Coca-Cola is one of the most famous examples of patented medicine – turned snack food ever. Originally, Coca-Cola was sold as a health drink. The world famous drink was invented in 1886 by Doctor John Pemberton, a pharmacist from Atlanta, Georgia. According to the Coca-Cola Company, Pemberton developed the syrup for the famed beverage, which was sampled at the local Jacob’s Pharmacy and deemed to be “excellent”.

Later, the syrup was combined with carbonated water to create a new “Delicious and Refreshing” drink. Records show that Pemberton developed the formula in a three-legged brass kettle in his backyard. Frank Robinson, Pemberton’s bookkeeper, suggested the name “Coca-Cola”. The soft drink was first sold to the public at the soda fountain in Jacob’s Pharmacy in Atlanta on May 8, 1886. While the Coca-Cola Company denies this claim, historical evidence shows that until 1905, the soft drink, which was marketed as a tonic, contained extracts of “coke” as well as the caffeine-rich kola nut.

Live Science reports that although it wasn’t illegal to use “coke” back in the days, when word got out, the company started removing “coke” from the recipe in the early 1900’s. Traces of it was found in the beverage until 1929, until scientists were able to perfect the removal of all psychoactive elements from the coca-leaf extract. (source)

8. Fig Newtons

Fig Newtons, food, medical
Image: Evan Amos/Wikimedia

Although Fig Newtons are marketed as “fruit and cake” these days, back in 1892, they were originally promoted as a digestive aid. The field of medicine was not nearly as advanced as it is today, and so there were many misconceptions about the unknown. During this time period, many doctors believed that digestion problems were the root of all kinds of other illnesses. Armed with this information, many marketers created foods and drinks which suggested they would keep them healthy.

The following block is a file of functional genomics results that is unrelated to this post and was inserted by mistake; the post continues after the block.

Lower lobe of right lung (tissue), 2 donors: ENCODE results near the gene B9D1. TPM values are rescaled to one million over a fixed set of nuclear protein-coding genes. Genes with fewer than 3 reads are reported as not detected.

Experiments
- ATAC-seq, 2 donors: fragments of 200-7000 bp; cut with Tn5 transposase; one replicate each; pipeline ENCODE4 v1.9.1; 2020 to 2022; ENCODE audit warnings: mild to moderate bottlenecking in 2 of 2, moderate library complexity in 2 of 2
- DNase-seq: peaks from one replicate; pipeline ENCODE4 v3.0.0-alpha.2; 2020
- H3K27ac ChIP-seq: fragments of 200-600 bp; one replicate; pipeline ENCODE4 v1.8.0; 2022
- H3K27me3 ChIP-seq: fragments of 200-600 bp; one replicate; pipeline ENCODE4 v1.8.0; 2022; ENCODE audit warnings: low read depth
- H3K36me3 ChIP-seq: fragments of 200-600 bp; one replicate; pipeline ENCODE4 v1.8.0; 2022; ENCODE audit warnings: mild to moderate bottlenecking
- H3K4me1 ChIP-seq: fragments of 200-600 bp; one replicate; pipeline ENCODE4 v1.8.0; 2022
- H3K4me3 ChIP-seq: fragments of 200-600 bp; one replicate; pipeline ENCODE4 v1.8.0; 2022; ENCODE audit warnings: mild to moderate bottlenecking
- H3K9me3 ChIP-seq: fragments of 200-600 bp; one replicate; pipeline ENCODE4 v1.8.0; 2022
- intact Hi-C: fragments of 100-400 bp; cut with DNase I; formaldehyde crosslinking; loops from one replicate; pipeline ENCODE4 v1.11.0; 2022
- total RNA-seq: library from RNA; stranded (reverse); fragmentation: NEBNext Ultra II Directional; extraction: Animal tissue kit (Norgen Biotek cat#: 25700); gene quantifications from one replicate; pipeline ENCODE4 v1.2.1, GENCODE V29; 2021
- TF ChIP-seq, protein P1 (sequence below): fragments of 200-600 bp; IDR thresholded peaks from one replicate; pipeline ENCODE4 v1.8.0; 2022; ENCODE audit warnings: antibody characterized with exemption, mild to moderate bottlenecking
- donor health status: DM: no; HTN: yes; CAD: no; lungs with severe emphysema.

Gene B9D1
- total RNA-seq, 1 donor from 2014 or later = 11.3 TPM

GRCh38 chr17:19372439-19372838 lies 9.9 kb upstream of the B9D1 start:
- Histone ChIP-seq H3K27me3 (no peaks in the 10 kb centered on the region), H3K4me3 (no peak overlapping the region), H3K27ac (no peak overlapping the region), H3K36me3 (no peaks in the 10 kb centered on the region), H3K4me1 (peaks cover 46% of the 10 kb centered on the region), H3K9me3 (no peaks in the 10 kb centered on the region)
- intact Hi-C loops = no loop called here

During the 1890’s, the cookie made its debut and it was thought that the daily snack of fruit and biscuits was what really kept the doctor away. Even today, Fig Newtons are promoted as a healthier snack option since they supposedly contain “real fruit”. Studies however show that each cookie has only one gram of fiber, which is a half gram less than what you’ll get from a single, unprocessed fig. (source)

9. Moxie

Moxie, drink, foods, facts
Image: Flickr/Wikimedia

Moxie is a carbonated drink, mainly enjoyed by people of New England. Just like any other drink, Moxie is high in fructose corn syrup, but it was one of the first mass-produced soft drinks commercially available. It was created sometime around 1876 by a doctor, whose friend, Lieutenant Moxie, was using the extract of a South American plant to prevent paralysis, nervousness and insomnia. The doctor decided to take the extract and add some carbonated water, calling it “Beverage Moxie Nerve Food”. (source)

10. Heath Bar

Heath Bar, chocolate, food, facts
Image: Evan Amos/Wikimedia

Energy bars can be found in groceries, pharmacies, health-food stores, sporting-goods outlets, corner stores, even gas stations. They’re everywhere. There was a time though, when they were only eaten by athletes. Today, almost everyone eats them. Invented in 1928, Heath bars were considered to be extremely healthy since the use of the best milk chocolate, almonds, butter, and pure cane sugar was thought to pep a person up.

Bayard and Everett Heath perfected the Heath toffee bar recipe in 1928 but it only reached the market in 1932. Since its creation, Heath Bars were made completely by hand for ten long years before the introduction of machines. In order to boost sales, the Heath brothers came up with the perfect sales pitch. They marketed the bar as healthy: “Heath for better health!”. (source)